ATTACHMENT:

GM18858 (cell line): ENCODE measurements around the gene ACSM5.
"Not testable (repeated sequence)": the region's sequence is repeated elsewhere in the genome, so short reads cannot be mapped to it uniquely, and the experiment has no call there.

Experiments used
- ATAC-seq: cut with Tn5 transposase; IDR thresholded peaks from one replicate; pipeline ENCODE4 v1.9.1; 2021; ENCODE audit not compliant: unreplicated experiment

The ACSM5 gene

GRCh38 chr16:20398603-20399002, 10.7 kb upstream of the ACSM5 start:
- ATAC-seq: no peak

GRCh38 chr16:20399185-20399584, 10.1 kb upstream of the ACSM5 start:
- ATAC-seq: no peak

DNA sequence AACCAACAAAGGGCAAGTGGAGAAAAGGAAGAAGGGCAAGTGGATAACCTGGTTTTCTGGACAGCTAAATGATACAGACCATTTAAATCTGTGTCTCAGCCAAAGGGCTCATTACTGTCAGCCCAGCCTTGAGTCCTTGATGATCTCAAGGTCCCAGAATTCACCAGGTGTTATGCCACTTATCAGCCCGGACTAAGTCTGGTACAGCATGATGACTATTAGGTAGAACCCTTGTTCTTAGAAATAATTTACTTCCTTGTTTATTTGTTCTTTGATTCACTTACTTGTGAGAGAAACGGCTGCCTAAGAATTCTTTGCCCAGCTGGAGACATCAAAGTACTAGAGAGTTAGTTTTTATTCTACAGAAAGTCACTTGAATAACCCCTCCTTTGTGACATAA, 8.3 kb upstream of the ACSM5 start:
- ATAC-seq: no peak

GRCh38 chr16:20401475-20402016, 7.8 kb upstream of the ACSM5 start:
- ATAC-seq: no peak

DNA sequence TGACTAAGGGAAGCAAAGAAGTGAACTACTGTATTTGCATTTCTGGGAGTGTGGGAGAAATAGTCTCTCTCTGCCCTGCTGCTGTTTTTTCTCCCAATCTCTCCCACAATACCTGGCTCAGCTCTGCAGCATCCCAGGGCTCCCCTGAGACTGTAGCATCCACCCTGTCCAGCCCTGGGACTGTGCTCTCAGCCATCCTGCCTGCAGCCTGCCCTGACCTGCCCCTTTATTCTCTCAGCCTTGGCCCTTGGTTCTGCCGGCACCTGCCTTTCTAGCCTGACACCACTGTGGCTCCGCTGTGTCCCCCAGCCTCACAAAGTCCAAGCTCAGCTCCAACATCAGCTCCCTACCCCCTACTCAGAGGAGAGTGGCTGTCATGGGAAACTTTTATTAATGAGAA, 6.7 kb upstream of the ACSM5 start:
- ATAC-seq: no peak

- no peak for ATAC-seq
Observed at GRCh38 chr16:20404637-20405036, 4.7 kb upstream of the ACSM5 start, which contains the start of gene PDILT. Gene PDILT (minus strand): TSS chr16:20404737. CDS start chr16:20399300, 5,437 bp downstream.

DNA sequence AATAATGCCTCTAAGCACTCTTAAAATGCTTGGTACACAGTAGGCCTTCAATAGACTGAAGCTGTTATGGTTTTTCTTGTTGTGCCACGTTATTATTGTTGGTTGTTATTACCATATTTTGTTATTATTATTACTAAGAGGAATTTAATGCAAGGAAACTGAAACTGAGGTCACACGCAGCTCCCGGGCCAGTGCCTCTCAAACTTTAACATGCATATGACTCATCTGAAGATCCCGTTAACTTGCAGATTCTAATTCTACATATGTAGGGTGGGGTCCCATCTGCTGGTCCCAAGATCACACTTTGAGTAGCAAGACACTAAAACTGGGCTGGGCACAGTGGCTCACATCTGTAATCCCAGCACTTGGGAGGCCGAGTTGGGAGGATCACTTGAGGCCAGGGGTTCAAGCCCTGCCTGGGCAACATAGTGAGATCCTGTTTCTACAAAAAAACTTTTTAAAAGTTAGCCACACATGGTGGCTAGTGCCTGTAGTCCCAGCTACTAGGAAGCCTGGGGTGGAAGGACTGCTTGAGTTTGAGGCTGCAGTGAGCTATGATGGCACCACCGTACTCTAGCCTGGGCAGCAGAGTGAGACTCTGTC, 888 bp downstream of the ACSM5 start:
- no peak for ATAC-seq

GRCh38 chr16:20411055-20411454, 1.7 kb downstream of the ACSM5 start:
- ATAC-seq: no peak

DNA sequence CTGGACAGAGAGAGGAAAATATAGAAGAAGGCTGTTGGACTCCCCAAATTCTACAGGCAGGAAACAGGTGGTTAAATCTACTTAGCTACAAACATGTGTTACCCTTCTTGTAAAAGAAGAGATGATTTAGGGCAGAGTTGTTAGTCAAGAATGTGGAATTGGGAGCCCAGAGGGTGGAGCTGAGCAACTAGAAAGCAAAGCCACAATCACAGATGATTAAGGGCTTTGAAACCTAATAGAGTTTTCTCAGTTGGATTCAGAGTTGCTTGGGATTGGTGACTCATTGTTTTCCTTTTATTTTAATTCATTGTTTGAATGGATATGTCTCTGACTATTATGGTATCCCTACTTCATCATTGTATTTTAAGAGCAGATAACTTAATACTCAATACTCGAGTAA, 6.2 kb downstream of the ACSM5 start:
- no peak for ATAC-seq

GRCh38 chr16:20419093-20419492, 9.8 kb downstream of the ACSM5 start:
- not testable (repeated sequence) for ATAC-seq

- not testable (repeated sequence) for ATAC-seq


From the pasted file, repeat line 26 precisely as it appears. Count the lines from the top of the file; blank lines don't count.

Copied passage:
- not testable (repeated sequence) for ATAC-seq